Episode 51

Angela Todd - Revealing Herstory


November 25th, 2020

48 mins 10 secs

Your Host

About this Episode

My inner child met Angela’s inner child at a business event a year ago and we fell in love. When I found out that Angela’s passion is archiving women’s stories I became obsessed with learning more. As the family historian in my own life, I have always been curious about the absence of the female storyline. I’ve come to realize that this isn’t just a personal issue, but a global one, and that’s why Angela's work is so important. Until we learn our herstory, and that of minorities, we will never have an accurate or complete history. In today's episode, we discuss the trance of unworthiness and its relationship to archive-building and storytelling.

Angela Todd is an archivist, historian, and activist. She has always been THAT girl: talking to wise elders in the grocery store; reading women's stories; asking her kid “where are the women on that Lego spaceship?”, always looking for the women, and seeking out their stories. Now she's on a mission to capture women's stories and to preserve them. Her work is shaped by the belief that every woman has a story worth saving, and that history needs the stories of women and other marginalized folks to even approach living up to its name. 

Angela has a BA in women's studies, MA in literary and cultural theory, and did her PhD work in cultural studies.

Show notes:

  • Women’s stories are usually relegated to the sidelines of history.
  • We don’t have World history or American history without women’s history. 
  • Many women don’t believe they have a story to tell, and this must change. 
  • Ordinary women have extraordinary stories. 
  • We always think someone else has the story or the beauty or the experience.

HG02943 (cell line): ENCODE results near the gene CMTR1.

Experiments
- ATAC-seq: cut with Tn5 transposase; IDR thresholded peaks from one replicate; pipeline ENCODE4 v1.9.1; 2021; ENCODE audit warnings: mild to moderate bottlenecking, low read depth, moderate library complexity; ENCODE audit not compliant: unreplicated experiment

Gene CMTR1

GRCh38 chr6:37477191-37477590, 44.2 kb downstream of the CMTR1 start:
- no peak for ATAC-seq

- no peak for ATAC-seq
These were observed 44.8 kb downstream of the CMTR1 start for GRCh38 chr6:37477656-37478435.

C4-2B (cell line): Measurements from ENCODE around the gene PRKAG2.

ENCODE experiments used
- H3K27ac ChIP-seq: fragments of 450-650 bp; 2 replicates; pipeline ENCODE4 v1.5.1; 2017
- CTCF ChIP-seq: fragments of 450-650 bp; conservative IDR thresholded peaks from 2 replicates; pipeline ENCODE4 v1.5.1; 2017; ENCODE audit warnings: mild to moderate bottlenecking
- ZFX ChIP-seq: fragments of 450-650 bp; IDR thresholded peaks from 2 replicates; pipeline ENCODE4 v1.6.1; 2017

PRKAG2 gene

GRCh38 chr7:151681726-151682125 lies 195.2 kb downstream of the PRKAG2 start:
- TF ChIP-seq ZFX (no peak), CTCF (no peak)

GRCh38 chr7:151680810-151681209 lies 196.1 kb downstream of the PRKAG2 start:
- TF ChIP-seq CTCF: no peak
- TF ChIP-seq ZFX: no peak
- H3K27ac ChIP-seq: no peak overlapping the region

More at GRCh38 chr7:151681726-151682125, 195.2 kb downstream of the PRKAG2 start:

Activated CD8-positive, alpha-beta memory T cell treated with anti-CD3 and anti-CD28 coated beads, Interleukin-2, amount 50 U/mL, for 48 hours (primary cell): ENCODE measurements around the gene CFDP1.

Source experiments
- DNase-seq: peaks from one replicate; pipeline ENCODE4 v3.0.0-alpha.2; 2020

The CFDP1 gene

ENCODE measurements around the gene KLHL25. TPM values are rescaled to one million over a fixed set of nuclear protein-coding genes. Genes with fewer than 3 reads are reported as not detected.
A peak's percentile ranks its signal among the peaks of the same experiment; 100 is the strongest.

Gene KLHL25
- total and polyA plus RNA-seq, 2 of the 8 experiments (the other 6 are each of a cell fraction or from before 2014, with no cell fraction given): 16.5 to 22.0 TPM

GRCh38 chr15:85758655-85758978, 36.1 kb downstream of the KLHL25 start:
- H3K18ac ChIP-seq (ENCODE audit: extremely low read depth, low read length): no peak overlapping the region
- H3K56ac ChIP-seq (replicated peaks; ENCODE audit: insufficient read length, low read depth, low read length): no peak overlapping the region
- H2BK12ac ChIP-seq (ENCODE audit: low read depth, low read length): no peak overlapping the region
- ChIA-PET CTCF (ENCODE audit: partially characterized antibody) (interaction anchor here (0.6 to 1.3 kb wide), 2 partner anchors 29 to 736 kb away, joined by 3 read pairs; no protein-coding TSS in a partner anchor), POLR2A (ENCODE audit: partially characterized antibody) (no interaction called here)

• The facts of your life are so much more powerful when they are put in the context of a story. 
  • Our stories can be an inheritance, and our history is made more rich and complex and often illuminate great deeds done by those that might not have made it into the history books. 
  • Hurt people hurt people, but invisible people make more invisible people. 
  • There are structures in place that shape everything and the patriarchy is one of them. 
  • Famous people’s stories are very scripted and not usually helpful when it comes to authentic storytelling. 
  • In order to archive your story you need 3 things: your voice, your papers, your photographs. 
  • History is incomplete without the stories of women and minorities. 
  • Angela is often hired by daughters and many women are gaining a lot of healing by collecting parts of their family history. 
  • Keep your important papers, photos, recordings in a cardboard box and put them on a shelf in a closet.
  • Make a plan to share your archives and pass the information on to the historian in your family or an actual archive, repositories. 
  • Our colleges, universities, town records, church groups - we can find a place to pass along our archives and there are organizations that would like to preserve them.  

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